SDoH and COVID-19

Centene, National Minority Quality Forum Research Racial Disparities associated with COVID-19.

The realities of the COVID-19 pandemic continue to invade society, drawing attention to the virus’s dramatic impact on racial and ethnic minorities, underserved populations, and their communities. Frightening facts continue to reflect the intersection of COVID and the social determinants of health (SDoH):

  • African-Americans are dying at nearly three times the rate of white Americans. 
  • In 42 states, plusWashington, D.C., Latinx comprise a greater share of confirmed cases than their share of the population; in eight states, it’s over four times greater.
  • Black COVID-19 patients are almost three times more likely of being admitted to a hospital compared to non-Hispanic white patients.
  • Over 30 percent of coronavirus cases have afflicted Native Americans, in some states.
  • Some 20.5 million U.S. residents currently lack health insurance, numbers that are rising with over 40 million people unemployed. Over17 million will be added to Medicaid rosters.

Why are these populations so heavily impacted by the virus, and what will be the impact of future public health emergencies? Centene, the National Minority Quality Forum, Quest Diagnostics, plus other public and private entities are partnering to learn how and why the pandemic impacts communities of color so harshly. 

The Minority and Rural Health Coronavirus Study will offer free diagnostic and antibody testing across five states, through Quest:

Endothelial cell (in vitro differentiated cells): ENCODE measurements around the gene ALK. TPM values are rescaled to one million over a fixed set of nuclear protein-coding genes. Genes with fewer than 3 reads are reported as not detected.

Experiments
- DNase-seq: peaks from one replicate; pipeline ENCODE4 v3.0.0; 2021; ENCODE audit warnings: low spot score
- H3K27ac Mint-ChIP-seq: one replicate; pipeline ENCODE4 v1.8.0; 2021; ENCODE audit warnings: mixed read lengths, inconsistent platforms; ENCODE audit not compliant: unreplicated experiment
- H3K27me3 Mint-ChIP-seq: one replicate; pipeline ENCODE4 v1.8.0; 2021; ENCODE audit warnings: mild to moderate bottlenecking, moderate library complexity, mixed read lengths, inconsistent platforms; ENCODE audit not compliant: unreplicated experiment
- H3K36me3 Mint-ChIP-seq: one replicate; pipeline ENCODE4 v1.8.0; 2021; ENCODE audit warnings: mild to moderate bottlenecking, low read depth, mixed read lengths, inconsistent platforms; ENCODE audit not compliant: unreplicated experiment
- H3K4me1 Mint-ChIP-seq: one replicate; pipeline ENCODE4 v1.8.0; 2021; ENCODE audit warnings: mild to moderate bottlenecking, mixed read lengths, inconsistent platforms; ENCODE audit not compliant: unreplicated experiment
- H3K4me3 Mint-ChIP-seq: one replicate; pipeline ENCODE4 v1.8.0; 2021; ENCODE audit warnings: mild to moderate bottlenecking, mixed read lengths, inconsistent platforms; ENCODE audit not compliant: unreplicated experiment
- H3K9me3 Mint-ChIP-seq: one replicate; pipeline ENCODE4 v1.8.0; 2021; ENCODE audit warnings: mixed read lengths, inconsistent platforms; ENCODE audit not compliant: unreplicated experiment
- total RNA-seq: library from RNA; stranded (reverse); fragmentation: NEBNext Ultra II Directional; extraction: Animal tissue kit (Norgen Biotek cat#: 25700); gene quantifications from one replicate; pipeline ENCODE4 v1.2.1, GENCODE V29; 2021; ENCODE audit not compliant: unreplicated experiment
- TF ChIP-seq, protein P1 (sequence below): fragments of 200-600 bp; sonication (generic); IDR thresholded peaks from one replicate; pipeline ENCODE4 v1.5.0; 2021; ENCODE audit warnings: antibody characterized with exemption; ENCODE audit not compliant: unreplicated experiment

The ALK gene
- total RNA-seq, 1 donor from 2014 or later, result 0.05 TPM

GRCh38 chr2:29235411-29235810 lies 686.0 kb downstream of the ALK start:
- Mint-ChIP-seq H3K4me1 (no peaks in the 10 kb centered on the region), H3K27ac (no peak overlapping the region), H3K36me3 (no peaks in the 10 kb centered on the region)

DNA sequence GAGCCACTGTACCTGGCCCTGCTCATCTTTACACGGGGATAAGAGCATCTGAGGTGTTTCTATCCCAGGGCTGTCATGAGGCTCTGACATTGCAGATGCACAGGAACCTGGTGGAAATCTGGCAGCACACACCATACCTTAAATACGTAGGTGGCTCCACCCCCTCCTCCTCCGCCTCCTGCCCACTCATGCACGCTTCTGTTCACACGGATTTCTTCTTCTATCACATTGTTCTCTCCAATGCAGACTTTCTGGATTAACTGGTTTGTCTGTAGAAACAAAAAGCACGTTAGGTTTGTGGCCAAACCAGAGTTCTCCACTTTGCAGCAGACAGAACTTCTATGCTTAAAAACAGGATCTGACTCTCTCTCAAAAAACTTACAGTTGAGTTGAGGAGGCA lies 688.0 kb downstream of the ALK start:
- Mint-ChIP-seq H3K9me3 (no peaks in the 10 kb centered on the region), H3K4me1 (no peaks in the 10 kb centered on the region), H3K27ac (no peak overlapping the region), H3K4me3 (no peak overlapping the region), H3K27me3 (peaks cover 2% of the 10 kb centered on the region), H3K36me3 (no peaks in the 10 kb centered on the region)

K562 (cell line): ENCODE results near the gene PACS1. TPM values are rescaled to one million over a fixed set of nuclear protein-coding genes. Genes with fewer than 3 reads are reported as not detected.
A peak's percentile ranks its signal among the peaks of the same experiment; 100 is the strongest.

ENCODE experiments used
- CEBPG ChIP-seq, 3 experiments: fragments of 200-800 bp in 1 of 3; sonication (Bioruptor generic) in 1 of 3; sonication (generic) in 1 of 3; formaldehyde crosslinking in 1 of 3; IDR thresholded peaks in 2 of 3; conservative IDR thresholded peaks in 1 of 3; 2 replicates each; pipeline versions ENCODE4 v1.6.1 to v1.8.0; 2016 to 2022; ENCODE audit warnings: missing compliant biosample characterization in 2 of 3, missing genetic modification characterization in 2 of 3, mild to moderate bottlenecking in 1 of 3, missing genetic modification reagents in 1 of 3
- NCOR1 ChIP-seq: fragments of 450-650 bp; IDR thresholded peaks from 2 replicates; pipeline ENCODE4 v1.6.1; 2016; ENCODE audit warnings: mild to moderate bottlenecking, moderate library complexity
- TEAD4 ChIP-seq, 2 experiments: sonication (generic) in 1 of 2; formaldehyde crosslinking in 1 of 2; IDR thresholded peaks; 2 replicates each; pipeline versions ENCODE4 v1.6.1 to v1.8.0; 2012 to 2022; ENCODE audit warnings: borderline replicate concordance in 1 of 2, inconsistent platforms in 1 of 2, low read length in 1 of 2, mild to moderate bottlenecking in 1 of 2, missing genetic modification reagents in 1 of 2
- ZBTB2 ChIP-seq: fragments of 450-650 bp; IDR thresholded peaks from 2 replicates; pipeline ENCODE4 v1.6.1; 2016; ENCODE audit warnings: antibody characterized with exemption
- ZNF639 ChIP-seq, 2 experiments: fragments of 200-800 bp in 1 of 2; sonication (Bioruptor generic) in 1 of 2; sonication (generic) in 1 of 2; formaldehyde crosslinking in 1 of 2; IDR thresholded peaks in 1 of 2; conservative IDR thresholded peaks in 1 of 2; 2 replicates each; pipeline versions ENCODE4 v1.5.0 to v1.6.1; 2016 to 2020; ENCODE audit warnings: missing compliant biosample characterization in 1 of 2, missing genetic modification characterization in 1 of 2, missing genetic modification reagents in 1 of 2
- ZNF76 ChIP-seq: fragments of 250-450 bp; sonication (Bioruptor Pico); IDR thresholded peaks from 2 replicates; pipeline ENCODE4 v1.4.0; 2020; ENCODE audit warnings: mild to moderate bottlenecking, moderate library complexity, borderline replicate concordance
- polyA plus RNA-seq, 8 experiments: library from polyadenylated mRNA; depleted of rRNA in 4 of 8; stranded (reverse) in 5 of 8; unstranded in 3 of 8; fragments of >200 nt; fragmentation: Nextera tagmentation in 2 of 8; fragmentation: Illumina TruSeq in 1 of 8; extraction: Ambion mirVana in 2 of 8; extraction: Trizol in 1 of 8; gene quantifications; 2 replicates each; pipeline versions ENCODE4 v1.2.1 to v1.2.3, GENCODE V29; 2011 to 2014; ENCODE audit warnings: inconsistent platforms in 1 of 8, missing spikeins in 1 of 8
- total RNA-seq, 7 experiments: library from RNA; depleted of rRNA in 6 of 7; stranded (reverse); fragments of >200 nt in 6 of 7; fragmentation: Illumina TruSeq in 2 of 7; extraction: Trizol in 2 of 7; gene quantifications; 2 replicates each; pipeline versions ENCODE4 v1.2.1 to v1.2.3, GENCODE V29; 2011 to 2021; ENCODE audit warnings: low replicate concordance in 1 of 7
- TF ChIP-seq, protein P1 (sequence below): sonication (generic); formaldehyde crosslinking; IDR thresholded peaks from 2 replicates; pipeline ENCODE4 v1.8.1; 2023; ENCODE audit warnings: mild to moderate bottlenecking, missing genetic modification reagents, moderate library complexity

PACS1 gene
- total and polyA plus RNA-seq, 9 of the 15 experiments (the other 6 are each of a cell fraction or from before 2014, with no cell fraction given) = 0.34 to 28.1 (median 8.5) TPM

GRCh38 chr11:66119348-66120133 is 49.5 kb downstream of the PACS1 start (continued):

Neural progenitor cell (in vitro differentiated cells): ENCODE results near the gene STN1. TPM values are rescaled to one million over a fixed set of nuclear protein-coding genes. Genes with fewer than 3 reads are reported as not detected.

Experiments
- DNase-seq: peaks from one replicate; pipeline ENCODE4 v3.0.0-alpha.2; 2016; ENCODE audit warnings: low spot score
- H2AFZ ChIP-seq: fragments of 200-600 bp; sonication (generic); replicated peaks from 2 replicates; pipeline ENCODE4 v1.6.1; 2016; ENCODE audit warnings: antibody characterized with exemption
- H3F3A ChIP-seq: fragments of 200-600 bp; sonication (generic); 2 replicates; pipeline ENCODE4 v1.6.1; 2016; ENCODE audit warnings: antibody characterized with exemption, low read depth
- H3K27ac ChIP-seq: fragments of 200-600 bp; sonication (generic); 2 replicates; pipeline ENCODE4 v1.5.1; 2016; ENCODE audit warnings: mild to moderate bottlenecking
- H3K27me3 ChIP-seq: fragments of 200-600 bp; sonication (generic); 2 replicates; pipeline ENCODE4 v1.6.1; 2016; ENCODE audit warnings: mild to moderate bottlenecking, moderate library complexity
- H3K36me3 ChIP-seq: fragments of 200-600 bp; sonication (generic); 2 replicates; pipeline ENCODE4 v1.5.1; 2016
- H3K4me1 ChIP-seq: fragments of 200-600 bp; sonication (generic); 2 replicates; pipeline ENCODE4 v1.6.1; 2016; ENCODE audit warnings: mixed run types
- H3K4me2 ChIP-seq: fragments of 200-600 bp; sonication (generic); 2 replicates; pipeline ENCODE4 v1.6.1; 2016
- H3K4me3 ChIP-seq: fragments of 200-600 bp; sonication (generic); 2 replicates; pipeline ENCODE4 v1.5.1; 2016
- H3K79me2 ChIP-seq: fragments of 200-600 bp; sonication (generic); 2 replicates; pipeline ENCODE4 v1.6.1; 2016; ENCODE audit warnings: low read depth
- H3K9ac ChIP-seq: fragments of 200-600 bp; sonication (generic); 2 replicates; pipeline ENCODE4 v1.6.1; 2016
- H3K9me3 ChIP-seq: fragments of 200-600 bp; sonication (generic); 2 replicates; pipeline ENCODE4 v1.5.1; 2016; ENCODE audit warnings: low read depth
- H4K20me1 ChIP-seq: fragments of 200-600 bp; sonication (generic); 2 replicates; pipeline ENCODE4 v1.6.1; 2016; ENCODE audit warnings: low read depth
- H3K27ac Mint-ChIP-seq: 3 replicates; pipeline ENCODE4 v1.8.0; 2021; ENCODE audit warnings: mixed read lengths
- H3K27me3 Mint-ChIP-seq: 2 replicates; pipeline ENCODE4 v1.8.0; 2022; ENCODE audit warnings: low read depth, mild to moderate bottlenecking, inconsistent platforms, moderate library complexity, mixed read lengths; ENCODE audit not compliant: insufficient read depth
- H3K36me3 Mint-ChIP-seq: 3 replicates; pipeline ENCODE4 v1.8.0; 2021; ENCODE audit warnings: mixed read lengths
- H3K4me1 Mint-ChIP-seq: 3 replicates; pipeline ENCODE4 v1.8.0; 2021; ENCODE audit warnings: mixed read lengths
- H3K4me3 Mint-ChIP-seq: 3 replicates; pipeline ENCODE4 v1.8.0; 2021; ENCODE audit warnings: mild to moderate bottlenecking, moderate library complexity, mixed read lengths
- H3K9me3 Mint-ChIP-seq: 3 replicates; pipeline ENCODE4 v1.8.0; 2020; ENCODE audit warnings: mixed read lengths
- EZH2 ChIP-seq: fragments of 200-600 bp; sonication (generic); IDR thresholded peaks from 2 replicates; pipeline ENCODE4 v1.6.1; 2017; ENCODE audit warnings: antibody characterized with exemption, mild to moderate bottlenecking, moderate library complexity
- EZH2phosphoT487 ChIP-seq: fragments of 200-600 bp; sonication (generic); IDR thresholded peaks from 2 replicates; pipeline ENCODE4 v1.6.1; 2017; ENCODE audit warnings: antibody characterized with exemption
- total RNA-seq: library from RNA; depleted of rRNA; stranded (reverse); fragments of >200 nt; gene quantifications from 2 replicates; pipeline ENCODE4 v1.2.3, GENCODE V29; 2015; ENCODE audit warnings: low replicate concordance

• Testing will be available to the public, free of charge.
  • Testing sites will be pre-identified based on specific demographic characteristics. These include high proportions of African-American deaths in relation to the overall state population, plus the presence of communities of color disproportionately impacted by COVID-19.

A total of 5,000 racial and ethnic minority volunteers will be tracked over five years, with the goal to monitor long-term effects of COVID-19 on their lives. Persons testing positive will receive monitoring kits, daily calls from providers for 14 days, medical advice, help to monitor symptom progression, and once-per-week calls for one month.

Researchers and academics will analyze and translate survey responses to valuable data. Their goal is ambitious, though critical: use the data to develop evidence-based solutions that inform the public health response to reduce healthcare disparities among underserved populations. The impact? Time will tell. The value of this initiative was posed to our Monitor Mondays audience in this week’s survey, with the results here.

Programming Note:  Ellen Fink-Samnick is a permanent panelist on Monitor Mondays. Listen to her live reporting every Monday at 10 a.m. EST.


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